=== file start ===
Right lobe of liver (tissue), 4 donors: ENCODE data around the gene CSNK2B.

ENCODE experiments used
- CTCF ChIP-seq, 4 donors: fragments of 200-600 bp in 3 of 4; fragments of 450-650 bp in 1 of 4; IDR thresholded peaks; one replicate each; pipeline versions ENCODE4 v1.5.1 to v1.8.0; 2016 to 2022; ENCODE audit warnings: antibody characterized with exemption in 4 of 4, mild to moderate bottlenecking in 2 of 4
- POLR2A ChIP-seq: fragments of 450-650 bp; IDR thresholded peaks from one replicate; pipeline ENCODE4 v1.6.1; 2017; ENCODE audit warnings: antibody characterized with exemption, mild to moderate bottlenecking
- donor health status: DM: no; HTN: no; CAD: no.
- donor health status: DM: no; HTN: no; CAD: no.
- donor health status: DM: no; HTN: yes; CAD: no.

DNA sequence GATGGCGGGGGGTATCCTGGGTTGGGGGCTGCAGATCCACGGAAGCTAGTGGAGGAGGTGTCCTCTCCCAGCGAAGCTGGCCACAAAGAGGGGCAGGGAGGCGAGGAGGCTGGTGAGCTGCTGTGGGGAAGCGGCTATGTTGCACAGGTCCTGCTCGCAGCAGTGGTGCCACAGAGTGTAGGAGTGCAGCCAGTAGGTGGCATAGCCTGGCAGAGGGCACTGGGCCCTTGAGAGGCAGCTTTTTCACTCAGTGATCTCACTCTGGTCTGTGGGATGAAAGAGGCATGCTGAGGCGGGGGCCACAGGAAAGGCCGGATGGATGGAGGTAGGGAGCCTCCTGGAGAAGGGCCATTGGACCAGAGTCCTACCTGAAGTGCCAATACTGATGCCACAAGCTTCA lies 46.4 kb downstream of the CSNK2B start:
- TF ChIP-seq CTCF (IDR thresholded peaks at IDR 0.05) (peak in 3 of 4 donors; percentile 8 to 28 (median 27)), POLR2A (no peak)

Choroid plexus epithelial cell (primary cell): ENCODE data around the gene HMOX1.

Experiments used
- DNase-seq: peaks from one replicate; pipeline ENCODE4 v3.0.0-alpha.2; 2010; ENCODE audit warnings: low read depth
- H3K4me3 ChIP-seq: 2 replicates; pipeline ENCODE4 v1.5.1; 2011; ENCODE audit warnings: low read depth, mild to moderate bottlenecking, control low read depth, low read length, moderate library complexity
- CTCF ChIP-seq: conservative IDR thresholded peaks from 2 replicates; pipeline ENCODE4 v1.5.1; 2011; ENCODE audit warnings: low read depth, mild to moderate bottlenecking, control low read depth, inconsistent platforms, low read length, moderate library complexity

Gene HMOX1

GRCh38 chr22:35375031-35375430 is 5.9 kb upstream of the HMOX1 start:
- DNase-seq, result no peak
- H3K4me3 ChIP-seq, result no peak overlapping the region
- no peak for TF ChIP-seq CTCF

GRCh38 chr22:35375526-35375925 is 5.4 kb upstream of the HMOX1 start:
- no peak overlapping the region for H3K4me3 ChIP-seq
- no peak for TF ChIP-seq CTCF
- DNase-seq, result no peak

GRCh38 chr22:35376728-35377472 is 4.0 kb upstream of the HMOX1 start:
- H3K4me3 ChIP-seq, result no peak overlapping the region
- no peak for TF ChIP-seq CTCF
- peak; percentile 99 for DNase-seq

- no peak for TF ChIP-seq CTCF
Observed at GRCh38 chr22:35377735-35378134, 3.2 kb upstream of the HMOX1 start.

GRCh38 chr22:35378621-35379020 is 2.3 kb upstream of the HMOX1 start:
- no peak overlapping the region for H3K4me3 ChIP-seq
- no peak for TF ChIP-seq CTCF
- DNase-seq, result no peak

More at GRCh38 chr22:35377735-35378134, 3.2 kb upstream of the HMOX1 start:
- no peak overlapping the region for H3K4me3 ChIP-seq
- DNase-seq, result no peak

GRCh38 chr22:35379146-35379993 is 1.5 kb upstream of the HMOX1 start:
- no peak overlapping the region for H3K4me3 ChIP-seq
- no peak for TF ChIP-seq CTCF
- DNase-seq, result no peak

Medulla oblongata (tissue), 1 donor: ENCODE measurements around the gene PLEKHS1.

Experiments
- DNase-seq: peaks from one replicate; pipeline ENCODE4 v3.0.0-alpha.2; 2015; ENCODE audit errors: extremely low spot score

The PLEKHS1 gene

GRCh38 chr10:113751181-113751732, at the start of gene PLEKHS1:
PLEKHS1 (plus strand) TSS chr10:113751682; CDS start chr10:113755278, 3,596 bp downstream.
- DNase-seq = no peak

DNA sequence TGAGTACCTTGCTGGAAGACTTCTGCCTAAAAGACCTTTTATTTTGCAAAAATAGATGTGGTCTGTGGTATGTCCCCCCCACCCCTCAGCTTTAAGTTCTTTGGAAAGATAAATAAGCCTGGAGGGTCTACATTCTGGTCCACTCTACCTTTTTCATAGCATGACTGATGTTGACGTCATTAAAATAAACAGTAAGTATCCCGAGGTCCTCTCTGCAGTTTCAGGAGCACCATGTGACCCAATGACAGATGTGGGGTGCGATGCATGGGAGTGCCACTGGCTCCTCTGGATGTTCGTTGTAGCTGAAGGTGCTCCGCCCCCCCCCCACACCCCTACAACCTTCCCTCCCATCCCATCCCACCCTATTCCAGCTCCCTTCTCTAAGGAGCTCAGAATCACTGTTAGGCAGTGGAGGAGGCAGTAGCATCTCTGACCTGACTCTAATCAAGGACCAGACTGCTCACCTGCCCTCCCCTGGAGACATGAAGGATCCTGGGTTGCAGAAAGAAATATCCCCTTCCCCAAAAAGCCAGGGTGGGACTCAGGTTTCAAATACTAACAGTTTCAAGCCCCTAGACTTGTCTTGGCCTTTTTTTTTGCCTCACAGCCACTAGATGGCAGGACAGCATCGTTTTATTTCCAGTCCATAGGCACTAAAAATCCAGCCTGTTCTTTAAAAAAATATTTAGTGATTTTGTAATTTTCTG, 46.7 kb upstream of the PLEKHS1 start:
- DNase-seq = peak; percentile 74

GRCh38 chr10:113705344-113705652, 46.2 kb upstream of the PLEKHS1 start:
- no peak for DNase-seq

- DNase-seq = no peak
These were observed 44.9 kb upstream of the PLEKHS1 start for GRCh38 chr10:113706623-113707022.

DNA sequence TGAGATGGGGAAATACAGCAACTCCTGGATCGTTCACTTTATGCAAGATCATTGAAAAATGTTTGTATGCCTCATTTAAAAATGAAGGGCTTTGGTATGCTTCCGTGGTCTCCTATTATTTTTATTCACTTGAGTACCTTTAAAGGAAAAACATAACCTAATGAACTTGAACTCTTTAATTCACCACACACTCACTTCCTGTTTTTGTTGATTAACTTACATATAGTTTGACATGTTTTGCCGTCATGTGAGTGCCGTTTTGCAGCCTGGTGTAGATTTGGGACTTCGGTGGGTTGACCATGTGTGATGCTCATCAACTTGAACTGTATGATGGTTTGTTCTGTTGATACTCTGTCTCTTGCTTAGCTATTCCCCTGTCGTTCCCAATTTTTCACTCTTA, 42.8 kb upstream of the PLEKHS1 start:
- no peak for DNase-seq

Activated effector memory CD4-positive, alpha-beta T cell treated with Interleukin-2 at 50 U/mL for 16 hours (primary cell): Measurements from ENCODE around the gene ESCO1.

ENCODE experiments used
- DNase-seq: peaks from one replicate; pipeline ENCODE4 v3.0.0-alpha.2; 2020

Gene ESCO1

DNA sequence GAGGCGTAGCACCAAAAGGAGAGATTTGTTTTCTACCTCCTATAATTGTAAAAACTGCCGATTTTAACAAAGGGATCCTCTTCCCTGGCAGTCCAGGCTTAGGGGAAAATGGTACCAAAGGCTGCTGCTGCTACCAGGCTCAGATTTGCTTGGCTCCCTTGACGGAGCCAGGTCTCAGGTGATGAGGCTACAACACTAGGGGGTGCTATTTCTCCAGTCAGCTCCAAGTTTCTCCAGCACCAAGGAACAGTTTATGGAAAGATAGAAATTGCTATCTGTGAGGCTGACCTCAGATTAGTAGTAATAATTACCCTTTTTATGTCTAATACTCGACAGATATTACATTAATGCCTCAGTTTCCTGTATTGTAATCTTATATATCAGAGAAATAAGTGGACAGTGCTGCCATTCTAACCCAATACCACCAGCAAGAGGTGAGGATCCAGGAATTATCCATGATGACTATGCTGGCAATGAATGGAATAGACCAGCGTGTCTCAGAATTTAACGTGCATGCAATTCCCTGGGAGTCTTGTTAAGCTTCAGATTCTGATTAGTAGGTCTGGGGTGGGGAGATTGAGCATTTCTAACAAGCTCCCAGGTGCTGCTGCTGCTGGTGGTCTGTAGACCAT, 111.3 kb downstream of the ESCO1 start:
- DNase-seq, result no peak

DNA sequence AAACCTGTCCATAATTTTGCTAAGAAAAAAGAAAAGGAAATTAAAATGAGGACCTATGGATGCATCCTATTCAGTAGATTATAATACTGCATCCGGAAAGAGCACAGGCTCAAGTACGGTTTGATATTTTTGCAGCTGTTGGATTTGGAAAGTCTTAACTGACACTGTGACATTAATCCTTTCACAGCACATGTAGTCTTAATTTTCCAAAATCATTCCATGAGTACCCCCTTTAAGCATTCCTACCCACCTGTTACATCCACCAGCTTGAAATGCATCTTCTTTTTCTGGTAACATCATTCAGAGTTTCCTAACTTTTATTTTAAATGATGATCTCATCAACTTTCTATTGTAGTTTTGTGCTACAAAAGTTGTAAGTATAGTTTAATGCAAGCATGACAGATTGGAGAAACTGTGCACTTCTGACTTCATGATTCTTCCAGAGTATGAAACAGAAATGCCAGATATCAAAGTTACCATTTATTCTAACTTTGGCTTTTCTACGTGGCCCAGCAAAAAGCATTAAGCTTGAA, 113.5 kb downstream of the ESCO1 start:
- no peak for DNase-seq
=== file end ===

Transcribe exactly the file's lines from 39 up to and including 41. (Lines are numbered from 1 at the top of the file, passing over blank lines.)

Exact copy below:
- no peak for TF ChIP-seq CTCF
- DNase-seq, result no peak

Medulla oblongata (tissue), 1 donor: ENCODE measurements around the gene PLEKHS1.